Owen Bennett wrote (see)
More thrust forward using the power of arms
More thrust forward using the power of arms
If you use correct technique and use the straps properly (with 'normal' poles) as Matt says, there will be no improvement using Pacers . Pacers don't have any magical method of overcoming the laws of physics.
I agree that pacers are going to be better than using normal poles the way many people seem to use the latter....
What's the advantage of using pacer poles over Trecking Poles?
Having had limited experience of PPs (a quick go in a shop) I'd say that they're going to be a lot better for A Notional Hiker to pick them up and get on with it and get some benefit straight away.
If you are (a) aware that conventional grips benefit from a bit of technique and practice and (b) can be arsed to put in the effort then I suspect what you mainly get with PPs is a slightly smaller bank balance. But from looking around me on the hill I would say that (a) is very widely lacking so in general a wider uptake of PPs would benefit a lot of people. And among clued in users (e.g., Chris Townsend, who has plenty of ski touring under his belt to know how to use "normal" poles) some seem to just prefer the feel of the PPs and if you like it then why not?
If you genuinely got more forward thrust from PPs compared to a properly used conventional grip then I think it's the case that serious Nordic skiers (and I mean serious to the point of professional) would have been all over them for years: they rely in part on poling power to bring home the wages, but seem to prefer a conforming strap to do that. To be fair, it's usually a semi-glove affair these days, and having them on my Nordic track skiing poles I can say for sure they're a complete PITA to get in and out and I wouldn't want to use them for walking, though OTOH the biathlon crowd still seem to like conventional straps and if those were limited compared to PPs for the power delivery again I'd expect lots of top level biathletes would be using PPs, especially as they wouldn't need to get in and out of their poles to shoot.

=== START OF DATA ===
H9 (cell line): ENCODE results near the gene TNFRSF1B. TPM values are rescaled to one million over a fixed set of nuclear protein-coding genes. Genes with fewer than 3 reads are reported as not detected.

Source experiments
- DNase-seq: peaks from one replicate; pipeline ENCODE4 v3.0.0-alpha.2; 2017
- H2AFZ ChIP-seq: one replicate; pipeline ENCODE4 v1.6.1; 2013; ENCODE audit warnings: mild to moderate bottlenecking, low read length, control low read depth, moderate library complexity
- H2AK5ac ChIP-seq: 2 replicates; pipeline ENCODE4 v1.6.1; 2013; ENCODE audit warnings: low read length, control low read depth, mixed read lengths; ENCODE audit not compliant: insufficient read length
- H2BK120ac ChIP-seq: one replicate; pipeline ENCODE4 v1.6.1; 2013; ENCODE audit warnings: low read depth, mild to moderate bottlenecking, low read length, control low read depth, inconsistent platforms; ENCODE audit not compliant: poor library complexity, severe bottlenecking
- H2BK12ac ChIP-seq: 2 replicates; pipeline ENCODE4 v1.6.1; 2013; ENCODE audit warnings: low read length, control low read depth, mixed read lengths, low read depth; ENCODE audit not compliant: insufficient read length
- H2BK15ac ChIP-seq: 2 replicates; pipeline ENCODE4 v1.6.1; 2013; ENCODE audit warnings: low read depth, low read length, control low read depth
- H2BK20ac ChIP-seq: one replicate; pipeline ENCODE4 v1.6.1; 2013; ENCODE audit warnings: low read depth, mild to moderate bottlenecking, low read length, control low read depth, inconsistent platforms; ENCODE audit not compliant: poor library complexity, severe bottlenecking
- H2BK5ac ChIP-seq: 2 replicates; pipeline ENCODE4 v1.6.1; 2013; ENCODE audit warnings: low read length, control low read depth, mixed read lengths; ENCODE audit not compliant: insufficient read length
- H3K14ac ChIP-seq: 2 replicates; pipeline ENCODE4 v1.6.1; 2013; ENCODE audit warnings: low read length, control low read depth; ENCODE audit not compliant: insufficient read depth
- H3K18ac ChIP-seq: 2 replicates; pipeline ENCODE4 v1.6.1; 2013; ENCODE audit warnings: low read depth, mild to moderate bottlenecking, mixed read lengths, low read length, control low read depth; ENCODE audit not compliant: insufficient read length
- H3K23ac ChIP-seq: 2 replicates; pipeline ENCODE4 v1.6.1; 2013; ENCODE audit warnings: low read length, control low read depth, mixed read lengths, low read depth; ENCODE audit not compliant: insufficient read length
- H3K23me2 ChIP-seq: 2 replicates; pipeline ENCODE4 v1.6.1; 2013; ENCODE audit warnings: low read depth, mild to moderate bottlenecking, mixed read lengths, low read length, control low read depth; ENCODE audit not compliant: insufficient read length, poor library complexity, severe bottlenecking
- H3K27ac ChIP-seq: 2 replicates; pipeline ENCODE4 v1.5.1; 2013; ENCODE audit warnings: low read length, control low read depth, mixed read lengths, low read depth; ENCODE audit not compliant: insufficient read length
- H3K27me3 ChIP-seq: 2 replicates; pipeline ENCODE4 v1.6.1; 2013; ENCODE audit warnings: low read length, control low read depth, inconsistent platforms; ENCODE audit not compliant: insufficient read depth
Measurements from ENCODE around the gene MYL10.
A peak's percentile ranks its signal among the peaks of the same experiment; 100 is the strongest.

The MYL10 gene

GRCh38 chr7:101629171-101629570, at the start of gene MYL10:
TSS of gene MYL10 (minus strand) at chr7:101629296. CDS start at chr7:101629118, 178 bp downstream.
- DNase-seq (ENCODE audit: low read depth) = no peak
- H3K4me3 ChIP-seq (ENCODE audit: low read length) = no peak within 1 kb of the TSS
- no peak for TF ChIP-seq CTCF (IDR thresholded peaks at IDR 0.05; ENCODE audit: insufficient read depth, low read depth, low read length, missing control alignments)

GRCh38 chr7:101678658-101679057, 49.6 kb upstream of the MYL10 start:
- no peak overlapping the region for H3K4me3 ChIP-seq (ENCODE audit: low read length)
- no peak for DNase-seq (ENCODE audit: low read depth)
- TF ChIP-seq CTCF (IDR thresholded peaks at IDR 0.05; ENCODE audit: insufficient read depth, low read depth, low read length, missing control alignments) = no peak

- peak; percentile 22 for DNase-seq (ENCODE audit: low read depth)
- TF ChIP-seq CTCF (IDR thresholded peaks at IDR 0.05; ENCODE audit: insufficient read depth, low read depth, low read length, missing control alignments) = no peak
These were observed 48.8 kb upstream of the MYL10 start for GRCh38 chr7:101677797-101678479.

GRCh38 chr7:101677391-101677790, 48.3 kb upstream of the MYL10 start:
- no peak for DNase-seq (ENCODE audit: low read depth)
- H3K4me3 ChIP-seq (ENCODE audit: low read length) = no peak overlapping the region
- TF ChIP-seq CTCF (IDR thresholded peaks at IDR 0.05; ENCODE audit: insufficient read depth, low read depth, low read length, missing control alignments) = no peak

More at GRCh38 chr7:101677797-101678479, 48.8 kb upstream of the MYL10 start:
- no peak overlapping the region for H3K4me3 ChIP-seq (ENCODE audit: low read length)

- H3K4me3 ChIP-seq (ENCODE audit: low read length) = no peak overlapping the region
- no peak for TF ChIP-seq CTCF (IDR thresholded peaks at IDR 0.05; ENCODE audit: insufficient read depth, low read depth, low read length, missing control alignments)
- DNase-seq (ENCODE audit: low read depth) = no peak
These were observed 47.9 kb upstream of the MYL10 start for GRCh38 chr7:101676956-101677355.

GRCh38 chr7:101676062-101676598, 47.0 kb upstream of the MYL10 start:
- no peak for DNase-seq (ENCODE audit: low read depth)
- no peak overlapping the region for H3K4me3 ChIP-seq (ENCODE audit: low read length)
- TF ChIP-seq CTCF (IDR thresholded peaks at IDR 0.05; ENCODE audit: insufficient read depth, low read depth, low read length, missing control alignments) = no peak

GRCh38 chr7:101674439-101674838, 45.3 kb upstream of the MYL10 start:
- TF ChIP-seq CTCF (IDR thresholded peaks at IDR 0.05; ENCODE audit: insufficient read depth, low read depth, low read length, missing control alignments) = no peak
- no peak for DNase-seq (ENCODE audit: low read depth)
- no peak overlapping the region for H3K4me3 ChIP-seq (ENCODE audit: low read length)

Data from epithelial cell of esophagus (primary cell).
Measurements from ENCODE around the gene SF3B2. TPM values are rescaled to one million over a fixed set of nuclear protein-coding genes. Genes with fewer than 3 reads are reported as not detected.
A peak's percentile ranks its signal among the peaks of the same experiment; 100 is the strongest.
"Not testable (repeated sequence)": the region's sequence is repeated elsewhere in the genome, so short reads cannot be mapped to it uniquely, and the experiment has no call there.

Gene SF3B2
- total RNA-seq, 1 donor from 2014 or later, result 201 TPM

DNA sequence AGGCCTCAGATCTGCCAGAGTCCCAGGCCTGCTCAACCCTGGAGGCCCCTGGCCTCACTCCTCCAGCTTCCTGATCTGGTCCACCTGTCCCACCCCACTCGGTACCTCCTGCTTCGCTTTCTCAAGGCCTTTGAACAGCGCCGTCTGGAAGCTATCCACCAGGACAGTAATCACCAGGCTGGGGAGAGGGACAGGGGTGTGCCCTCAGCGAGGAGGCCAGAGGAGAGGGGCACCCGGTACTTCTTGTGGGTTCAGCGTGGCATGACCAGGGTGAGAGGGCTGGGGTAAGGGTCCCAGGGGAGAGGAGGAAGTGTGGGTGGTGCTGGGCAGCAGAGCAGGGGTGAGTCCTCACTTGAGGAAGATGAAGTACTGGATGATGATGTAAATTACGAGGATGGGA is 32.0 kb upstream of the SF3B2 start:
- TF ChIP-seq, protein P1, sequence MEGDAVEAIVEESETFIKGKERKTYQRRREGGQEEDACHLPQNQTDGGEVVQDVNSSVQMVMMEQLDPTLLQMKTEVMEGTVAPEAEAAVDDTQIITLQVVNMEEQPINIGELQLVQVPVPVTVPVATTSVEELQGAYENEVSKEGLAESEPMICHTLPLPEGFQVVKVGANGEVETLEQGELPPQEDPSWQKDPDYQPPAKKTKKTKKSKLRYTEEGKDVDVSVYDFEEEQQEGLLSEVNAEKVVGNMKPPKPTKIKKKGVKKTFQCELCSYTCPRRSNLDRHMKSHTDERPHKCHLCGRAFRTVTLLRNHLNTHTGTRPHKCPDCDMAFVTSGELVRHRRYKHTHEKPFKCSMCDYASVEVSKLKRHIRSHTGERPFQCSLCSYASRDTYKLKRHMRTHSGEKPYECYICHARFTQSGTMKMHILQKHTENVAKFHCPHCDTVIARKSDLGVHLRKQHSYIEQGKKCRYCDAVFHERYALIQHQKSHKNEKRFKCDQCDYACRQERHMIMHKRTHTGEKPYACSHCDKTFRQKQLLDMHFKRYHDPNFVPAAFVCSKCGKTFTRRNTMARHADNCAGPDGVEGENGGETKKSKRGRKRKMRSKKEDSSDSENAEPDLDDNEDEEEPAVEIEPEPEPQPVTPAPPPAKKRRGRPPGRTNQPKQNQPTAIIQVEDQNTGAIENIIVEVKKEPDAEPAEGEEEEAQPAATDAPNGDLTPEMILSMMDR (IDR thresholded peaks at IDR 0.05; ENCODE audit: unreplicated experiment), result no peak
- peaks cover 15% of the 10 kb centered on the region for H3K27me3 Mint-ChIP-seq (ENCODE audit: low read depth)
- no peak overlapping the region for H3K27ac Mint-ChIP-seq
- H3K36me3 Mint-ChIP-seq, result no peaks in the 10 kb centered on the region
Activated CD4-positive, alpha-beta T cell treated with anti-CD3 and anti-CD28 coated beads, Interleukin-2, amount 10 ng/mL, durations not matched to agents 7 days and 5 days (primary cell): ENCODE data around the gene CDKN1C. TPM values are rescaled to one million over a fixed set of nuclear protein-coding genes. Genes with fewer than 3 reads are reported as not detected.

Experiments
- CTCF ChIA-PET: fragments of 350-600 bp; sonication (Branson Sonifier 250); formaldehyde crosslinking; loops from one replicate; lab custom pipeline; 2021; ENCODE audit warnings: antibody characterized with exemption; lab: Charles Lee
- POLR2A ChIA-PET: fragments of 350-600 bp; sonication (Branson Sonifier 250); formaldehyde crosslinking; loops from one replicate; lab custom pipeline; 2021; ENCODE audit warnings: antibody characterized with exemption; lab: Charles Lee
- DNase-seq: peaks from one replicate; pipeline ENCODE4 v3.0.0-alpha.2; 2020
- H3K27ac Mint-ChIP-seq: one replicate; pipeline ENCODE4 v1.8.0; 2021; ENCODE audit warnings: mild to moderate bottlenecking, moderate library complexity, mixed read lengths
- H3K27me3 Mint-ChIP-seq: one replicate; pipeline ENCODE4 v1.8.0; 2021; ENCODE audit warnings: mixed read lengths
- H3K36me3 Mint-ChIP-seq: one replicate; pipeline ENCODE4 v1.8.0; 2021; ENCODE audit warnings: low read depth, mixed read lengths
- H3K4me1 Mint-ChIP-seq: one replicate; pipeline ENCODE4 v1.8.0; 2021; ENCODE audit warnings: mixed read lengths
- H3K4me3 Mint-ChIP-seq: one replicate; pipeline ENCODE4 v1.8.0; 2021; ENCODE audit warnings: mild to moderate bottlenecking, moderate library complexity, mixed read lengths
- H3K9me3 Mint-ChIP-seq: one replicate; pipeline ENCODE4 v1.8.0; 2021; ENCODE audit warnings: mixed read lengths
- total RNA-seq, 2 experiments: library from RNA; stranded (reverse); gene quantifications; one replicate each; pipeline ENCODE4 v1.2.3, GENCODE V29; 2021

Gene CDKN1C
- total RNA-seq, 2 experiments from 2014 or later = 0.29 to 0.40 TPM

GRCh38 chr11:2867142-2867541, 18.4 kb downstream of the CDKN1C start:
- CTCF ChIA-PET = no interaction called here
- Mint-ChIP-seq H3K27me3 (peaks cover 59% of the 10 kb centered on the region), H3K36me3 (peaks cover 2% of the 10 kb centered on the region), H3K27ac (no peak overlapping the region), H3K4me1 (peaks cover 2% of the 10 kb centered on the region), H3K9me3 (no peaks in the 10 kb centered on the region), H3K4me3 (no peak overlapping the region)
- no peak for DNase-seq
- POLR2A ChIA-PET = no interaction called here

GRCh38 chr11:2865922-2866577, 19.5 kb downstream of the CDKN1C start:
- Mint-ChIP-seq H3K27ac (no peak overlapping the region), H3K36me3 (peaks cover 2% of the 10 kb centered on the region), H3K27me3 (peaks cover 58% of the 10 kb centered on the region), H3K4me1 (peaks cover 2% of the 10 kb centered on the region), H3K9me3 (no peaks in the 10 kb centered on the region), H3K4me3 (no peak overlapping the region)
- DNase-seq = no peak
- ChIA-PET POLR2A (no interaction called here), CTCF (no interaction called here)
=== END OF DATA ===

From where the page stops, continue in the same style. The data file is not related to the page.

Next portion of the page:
I bought my Pacer Poles a couple of weeks back and used them in earnest on a recent trip to the Lakes. I was quite impressed by how much difference they made on everything but particularly ascents. I didn't need to stop so often and I didn't overheat so much. They made me feel at least 5 years younger. The collapsed length is a pain but otherwise they're GREATTT!
I've had mine for about six months now. I like how I push down on them rather than pull up, how my hand feels it is in a natural position rather than 'half-cocked', how they make me keep my chest open even when working hard uphill......might not be to everyone's taste but they work for me.
I haven't tested mine out in the wild yet...but as I sell lekis et al at my outdoor shop, I find simply I don't grip the PP's as hard as I do regular poles.
On 'normal' poles, if using the straps correctly there really is no reason to grip the handles much at all (hard or soft). Or 'pull up' on the poles(Redscottis post). You push down on the strap.
If you use normal poles and straps like this (i.e. correctly), they are used pretty much exactly the same way as Pacer Poles. (I've tried both and watched the Pacer vids). I've taught several teenage Scouts to use standard poles like this and they 'get it' pretty much straightaway. And a few adults. Some adults seem unable (unwilling?) to get it and insist on gripping the poles - which is very limiting.
Many people seem fixated on gripping the handles and not using the straps properly. And then if they use Pacers rave about them as if they are somehow really really different. They aren't - the handles design just make yous use them the way any poles should be used much of the time (But, Pacers limit you to near that one position grip only...)
Maybe if straps were made out of that sheep wool nice feeling stuff
I started using Pacer Poles following a broken ankle and my Leki Makalus have been languishing in a corner ever since (when I stupidly lost my first pair of PPs they were immediately replaced with another pair). My husband thought they were great 'for me' but loved his Black Diamond elliptics . . . . until I finally got him to try a pair of PPs (just once) on a walk up Yr Aran. Ten minutes along the track and he said "They're not just walking poles with a different handle are they. I can really feel the difference - powering along". His Black Diamonds joined my Lekis!
I was worried about the slightly heavier weight when the PPs first arrived but I didn't notice it out on the hills - I chose to stick with the alloys for my replacement pair.
I have confidence in the PPs to help me get off the hill with an ankle injury - I crawled last time. The handle position is also very natural for the wrist and avoids any strain.
They may not look as elegant as some other poles (but then neither do I on a windswept hill), I can't recommend them highly enough.
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